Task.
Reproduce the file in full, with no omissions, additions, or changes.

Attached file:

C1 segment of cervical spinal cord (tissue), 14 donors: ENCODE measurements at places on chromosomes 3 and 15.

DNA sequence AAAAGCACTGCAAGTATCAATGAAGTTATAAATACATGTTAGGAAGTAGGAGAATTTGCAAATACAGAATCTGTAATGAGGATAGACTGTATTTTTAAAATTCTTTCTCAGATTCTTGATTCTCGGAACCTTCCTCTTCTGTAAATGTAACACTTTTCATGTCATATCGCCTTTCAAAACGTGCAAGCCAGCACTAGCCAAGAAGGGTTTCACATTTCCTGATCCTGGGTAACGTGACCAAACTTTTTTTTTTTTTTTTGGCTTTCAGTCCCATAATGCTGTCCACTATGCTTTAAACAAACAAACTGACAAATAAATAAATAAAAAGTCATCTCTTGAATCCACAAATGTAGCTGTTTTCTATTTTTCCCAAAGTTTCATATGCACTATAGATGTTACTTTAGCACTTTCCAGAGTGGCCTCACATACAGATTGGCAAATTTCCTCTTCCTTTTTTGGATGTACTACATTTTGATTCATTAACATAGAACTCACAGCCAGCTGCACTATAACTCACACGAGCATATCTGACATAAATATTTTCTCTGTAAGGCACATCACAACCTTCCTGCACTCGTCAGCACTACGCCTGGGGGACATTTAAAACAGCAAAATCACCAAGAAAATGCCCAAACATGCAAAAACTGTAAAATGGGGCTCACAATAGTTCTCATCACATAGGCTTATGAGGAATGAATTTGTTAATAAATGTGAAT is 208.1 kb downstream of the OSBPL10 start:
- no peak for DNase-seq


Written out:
C1 segment of cervical spinal cord (tissue), 14 donors: ENCODE measurements at places on chromosomes 3 and 15.

DNA sequence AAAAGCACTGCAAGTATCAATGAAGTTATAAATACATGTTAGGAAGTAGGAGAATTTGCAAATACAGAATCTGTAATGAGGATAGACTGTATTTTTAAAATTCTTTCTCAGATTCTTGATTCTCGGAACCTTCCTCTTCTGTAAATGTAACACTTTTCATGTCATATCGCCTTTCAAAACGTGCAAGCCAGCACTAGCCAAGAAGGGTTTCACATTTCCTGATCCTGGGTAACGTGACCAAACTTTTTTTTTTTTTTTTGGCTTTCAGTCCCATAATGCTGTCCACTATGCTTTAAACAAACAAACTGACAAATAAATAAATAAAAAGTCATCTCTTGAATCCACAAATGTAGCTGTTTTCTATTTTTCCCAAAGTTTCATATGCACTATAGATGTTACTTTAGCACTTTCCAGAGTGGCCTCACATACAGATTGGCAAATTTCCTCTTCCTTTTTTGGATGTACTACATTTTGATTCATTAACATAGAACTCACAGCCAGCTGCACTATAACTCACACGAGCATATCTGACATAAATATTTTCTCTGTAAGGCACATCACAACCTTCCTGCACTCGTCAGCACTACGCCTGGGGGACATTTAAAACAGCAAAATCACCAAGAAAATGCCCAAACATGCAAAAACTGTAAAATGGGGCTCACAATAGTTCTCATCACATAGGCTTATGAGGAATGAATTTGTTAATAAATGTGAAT is 208.1 kb downstream of the OSBPL10 start:
- no peak for DNase-seq